Yorn’s most spontaneous solo work out to date
Singer, songwriter and musician Pete Yorn has released his first solo album in three years, Caretakers. The 45-year-old is releasing the 12-track album through label Shelly Music with help from producer Jackson Phillips. Throughout his career, Yorn has found himself working with the likes of Iggy Pop, R.E.M and most recently Scarlett Johansson for the second time on their EP Apart released last year. Aside from his personal discography, Yorn’s music has made its way onto the big screen in Me, Myself and Irene and Bandits. Yorn’s collaborations and musical breakthroughs have led him to this moment. In an interview with Consequence Of Sound, Yorn explains that Caretakers and its tracks, “are designed to grow with you.” He continues on to say, “They’re all anchored in particular moments, but they blast off from there, so what they mean to you on any given day might evolve.”
Known for playing the majority of his instruments on his recordings, Caretakers is no different. The album was created in a free-willing, single day start-to-finish mini sessions, allowing Yorn to put every ounce of himself into each individual song respectively. “Calm Down” starts the album off on a very classic alternative rock road trip. A recipe filled with electric guitar, drums, a little bass and layered vocals all make a delicious ode to the 90s indie rock scene. “Can’t Stop You” continues the retro theme that runs through each track on the album. With lyrics like, “Can’t stop you from hurting yourself/ it’s not you who’s driving us all away/ can’t stop you from losing it all,” Yorn paints a picture of a loved one losing their grip on the reality around them and the dangers of addiction.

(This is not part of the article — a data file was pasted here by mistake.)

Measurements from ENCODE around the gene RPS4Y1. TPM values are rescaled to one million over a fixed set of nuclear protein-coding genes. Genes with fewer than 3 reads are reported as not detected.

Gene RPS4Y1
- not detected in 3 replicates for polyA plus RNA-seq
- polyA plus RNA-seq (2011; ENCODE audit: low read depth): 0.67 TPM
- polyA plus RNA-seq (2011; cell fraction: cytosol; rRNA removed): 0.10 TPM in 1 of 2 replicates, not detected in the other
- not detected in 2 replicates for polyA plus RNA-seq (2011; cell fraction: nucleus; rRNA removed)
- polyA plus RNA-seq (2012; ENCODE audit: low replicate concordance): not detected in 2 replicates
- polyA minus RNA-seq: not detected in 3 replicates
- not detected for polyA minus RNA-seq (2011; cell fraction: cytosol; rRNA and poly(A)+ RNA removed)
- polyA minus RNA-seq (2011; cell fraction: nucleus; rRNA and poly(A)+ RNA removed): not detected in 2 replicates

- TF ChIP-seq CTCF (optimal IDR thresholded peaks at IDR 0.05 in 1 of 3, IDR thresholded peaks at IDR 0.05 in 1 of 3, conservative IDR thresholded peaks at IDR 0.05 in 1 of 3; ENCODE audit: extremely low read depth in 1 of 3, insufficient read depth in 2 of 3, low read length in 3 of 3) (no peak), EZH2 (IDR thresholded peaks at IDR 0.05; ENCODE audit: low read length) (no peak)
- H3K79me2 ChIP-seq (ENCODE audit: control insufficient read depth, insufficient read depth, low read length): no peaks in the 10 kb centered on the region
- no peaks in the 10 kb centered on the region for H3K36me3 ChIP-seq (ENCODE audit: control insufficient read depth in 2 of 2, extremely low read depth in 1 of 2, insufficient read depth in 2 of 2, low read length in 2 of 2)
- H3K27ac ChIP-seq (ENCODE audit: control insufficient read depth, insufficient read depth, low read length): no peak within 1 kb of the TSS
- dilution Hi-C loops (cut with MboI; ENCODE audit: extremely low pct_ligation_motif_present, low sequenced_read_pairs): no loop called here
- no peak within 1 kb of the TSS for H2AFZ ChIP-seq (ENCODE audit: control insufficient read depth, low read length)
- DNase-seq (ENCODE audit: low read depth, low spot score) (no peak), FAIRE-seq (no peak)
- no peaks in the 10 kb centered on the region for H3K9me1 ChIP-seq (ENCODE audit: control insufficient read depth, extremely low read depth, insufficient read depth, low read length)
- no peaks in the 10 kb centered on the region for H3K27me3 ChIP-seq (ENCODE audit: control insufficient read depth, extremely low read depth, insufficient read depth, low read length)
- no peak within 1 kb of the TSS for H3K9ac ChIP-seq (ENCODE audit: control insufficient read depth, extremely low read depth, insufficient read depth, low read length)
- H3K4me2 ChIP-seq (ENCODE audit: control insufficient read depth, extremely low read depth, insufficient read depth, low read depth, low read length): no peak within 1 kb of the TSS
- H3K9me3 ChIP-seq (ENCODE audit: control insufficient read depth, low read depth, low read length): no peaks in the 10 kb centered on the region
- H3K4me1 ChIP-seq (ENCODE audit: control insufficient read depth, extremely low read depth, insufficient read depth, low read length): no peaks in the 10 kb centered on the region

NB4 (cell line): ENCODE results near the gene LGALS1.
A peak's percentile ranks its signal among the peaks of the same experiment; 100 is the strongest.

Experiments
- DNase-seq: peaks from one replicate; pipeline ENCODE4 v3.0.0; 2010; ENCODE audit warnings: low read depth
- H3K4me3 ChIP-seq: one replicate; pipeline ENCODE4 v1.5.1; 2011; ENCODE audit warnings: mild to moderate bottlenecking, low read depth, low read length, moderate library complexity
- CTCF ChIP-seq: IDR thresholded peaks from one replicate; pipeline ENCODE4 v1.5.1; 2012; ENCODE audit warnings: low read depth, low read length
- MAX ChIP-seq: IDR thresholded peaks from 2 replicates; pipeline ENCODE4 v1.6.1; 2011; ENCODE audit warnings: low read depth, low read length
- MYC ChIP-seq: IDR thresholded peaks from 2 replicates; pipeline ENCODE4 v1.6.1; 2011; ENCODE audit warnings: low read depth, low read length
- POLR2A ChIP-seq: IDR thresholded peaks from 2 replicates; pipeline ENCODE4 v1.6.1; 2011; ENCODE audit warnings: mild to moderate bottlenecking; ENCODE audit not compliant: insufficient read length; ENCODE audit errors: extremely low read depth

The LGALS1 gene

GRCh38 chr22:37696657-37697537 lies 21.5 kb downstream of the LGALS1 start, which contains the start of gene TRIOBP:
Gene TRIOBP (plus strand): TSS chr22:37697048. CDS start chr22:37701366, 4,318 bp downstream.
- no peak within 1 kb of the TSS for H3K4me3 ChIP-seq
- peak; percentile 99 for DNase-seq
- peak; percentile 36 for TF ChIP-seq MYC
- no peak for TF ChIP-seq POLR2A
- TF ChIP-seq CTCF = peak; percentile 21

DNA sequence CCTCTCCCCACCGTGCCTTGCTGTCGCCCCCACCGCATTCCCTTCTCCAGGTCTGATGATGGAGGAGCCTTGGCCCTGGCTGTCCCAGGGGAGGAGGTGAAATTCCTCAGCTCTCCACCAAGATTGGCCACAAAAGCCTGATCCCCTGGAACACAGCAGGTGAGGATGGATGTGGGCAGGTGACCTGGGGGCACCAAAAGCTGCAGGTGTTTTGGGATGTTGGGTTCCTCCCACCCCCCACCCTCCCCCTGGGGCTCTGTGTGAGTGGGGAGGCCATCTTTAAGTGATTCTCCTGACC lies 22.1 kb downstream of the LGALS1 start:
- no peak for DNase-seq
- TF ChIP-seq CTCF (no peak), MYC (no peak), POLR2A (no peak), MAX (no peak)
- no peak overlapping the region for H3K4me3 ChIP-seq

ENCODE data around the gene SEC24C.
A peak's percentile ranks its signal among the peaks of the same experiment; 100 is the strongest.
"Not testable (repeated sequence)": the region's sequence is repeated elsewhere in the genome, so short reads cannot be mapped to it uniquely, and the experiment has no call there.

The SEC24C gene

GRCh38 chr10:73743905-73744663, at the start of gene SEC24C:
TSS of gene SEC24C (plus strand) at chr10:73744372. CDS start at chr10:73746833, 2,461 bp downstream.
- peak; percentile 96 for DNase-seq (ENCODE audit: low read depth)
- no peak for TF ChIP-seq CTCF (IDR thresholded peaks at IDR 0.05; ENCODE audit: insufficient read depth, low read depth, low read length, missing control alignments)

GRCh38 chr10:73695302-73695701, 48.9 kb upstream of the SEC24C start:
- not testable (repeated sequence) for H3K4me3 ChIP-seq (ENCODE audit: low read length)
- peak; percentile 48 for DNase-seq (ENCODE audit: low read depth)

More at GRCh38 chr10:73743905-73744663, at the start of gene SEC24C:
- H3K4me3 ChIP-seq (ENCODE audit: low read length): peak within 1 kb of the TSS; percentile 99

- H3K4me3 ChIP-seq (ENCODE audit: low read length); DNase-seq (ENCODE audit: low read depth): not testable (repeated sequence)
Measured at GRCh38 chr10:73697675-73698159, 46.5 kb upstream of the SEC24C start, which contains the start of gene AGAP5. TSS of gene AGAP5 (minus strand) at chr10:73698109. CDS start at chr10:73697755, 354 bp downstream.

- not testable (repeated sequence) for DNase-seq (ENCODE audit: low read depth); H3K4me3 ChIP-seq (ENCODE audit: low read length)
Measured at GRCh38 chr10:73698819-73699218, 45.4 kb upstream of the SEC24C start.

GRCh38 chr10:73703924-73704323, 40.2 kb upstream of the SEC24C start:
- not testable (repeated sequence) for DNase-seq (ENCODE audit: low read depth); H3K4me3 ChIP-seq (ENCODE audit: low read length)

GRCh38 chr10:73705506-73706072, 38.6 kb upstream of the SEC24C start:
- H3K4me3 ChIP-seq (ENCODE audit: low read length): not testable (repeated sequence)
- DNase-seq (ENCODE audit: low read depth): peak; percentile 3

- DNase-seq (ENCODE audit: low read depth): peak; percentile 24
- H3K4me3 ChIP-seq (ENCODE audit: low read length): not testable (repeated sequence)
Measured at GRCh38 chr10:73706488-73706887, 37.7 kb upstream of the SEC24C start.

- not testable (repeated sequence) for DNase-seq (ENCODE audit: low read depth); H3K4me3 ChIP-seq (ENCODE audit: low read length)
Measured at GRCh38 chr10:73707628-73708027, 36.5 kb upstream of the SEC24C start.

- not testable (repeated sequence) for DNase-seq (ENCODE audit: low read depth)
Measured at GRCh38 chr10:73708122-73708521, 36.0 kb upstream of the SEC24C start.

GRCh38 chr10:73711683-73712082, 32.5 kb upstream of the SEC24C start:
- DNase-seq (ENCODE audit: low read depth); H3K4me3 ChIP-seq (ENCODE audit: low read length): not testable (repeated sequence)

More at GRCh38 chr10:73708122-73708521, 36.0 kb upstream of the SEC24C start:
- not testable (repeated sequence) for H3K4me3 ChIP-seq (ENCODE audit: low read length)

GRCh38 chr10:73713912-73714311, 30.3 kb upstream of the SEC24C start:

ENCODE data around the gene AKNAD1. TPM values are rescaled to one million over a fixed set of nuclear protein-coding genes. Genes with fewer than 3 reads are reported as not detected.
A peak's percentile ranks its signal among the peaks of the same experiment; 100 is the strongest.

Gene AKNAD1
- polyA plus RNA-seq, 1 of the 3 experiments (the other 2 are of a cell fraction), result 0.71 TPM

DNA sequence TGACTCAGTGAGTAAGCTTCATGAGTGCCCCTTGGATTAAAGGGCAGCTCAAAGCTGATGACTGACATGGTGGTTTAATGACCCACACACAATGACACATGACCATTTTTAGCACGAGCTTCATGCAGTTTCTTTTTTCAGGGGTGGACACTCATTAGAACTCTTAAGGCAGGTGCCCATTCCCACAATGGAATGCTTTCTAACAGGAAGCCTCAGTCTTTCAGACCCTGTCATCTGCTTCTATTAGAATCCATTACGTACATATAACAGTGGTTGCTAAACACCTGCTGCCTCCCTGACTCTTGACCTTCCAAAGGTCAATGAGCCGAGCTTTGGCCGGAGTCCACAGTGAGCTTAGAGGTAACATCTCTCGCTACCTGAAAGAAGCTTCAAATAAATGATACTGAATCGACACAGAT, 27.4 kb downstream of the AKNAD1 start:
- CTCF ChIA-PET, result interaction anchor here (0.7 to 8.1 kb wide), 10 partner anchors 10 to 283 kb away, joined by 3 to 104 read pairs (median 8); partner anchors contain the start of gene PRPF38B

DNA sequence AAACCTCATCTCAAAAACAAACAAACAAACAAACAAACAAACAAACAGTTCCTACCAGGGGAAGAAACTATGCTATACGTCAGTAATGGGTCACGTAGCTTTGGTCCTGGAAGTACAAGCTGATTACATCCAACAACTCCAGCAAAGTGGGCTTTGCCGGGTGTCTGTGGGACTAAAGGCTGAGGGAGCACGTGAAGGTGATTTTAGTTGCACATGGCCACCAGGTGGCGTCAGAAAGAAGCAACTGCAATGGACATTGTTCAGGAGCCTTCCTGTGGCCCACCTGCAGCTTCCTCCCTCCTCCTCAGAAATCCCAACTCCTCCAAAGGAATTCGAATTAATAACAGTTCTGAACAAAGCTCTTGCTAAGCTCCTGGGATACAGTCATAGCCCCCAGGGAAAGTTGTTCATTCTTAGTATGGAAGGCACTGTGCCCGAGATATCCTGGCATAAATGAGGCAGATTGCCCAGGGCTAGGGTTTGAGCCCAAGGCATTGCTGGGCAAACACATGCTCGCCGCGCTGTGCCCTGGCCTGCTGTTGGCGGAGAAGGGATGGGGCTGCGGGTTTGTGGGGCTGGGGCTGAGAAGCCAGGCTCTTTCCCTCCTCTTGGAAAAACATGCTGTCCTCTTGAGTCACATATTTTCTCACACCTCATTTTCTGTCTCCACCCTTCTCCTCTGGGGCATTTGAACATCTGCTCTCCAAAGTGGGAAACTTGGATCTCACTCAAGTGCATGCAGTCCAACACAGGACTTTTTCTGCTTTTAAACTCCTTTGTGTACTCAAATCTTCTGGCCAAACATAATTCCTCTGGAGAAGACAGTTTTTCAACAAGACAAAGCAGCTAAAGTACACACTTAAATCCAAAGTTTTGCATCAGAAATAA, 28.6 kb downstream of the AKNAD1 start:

“Do You Want to Love Again” marries an early Matchbox Twenty sound and a new age Yorn who is creating music for listeners of all ages. Life, love and loss are commonly used themes in music and with an easy foot-tapping rhythm and lyrics that can be memorized overnight, Yorn has created a song that won’t soon be forgotten. Tracks like “ECT” and “POV” both stand out as heartfelt ballads that can easily make their way onto an everyday replay list of songs. The album ends with “Try Me,” a track that lifts the spirits while leaving the listener with a lot to think about. Caretakers is bursting with life lessons and themes of everyday problems while creating a haze of happy-go-lucky rhythms that leave the listener feeling fulfilled.